Iraq Museum Reopens

Stuff Happens“, that was Donald Rumsfeld’s response when asked about the looting that happened in Baghdad following the US invasion of Iraq. One of the places that got looted was the Iraq Museum which carries artifacts from as far back as 9000 B.C.E. There was the usual mango man (aam aadmi) style looting where people ran into the museum and grabbed random millenia old artifacts, but there was also professional work where they broke through concrete walls.

Initially it was thought that 170,000 pieces had disappeared; soon the number was reduced to 15,000. Eventually it turned out that only 33 pieces were missing. An important object that disappeared was the Warka Vase, which is dated to 3200 – 3000 B.C.E. Then one day a red Toyota stopped by:

“The red Toyota spluttered to a halt in front of the Iraq Museum and three men in their early twenties jumped out. As they struggled to lift a large object wrapped in a blanket out of the boot, the American guards on the gate raised their weapons. For a moment, a priceless 5,000-year-old vase thought to have been lost in looting after the fall of Baghdad seemed about to meet its end. But one of the men peeled back the blanket to reveal carved alabaster pieces that were clearly something extraordinary. Three feet high and weighing 600lb intact, this was the Sacred Vase of Warka, regarded by experts as one of the most precious of all the treasures taken during looting that shocked the world in the chaos following the fall of Baghdad. [The Iraq War & Archaeology]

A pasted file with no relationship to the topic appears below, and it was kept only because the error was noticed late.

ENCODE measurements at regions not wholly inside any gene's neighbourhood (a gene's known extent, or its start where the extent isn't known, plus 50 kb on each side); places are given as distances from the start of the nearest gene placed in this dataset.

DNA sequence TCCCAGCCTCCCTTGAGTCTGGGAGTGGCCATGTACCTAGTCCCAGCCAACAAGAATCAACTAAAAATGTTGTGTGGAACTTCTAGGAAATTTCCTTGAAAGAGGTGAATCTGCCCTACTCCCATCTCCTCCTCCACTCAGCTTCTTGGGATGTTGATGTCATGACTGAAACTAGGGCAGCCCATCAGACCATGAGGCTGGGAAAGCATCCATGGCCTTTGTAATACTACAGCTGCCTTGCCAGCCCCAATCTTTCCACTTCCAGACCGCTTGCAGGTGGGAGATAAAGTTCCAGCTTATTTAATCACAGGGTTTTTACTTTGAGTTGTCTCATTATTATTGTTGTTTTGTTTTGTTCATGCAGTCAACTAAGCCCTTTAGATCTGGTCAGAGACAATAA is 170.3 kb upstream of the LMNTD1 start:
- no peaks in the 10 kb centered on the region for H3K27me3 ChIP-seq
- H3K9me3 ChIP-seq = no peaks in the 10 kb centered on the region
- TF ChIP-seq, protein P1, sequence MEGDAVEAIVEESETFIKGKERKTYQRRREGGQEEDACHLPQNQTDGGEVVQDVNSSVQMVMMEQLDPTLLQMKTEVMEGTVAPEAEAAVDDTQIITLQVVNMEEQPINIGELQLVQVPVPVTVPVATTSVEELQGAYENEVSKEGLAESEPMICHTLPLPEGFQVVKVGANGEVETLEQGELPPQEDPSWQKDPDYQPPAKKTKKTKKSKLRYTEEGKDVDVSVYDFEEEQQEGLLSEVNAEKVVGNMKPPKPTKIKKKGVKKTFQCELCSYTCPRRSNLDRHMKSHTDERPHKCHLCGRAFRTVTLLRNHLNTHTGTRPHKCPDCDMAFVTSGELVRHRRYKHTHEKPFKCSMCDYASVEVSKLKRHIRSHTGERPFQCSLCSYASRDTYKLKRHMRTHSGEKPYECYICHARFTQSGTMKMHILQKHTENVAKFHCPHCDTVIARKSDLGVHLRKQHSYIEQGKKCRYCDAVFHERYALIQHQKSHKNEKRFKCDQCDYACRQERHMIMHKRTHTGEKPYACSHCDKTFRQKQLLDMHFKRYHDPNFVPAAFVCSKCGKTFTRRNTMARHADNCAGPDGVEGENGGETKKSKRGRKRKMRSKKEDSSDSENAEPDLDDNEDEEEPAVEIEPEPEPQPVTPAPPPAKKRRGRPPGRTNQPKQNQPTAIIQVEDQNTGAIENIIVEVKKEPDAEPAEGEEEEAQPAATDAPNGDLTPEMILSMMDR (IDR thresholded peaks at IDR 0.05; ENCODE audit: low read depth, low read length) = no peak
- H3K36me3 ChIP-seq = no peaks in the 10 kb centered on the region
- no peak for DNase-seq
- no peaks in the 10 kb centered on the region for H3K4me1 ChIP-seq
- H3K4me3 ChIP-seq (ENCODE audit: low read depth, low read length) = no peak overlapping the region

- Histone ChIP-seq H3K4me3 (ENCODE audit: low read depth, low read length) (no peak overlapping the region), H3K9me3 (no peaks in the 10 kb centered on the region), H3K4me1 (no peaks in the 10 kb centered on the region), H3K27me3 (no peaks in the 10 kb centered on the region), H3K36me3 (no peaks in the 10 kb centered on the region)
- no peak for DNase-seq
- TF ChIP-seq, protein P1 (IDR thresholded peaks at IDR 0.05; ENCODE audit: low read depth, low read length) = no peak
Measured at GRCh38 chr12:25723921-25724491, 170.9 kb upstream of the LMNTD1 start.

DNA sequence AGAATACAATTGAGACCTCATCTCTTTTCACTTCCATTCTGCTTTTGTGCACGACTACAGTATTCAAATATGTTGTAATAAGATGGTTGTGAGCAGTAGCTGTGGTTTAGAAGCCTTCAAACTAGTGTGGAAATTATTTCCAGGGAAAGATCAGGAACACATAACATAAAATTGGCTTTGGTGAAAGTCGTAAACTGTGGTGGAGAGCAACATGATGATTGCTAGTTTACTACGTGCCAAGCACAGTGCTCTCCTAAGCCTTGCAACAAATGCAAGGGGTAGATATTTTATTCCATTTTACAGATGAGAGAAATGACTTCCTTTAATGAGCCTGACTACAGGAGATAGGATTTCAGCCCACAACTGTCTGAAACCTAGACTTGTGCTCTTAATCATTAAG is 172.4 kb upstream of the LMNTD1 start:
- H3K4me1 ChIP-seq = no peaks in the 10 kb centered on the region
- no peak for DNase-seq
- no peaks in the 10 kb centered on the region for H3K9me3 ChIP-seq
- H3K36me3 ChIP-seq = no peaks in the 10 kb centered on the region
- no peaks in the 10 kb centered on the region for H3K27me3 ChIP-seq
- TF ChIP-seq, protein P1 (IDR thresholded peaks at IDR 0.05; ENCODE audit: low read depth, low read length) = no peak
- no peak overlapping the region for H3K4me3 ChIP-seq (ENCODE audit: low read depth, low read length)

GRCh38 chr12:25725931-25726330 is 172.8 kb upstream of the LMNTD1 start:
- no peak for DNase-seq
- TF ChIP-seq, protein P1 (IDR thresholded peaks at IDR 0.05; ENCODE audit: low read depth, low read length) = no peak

Finally after 6 years the museum opened, in February. Well, sort of. You can visit if your name is Nuri Kamal al-Maliki. It will take much longer before an Iraqi mango man can stand before the exhibits, look at the cuneiform inscriptions of ancient Sumer, and wonder about the Meluhhans who could read that tablet. Till then even we Meluhhans have to visit it virtually.

One thought on “Iraq Museum Reopens

  1. Glad to know the Warka Vase made it back.
    Come to think of it, it must be staggering to even imagine what India must have lost over the centuries.

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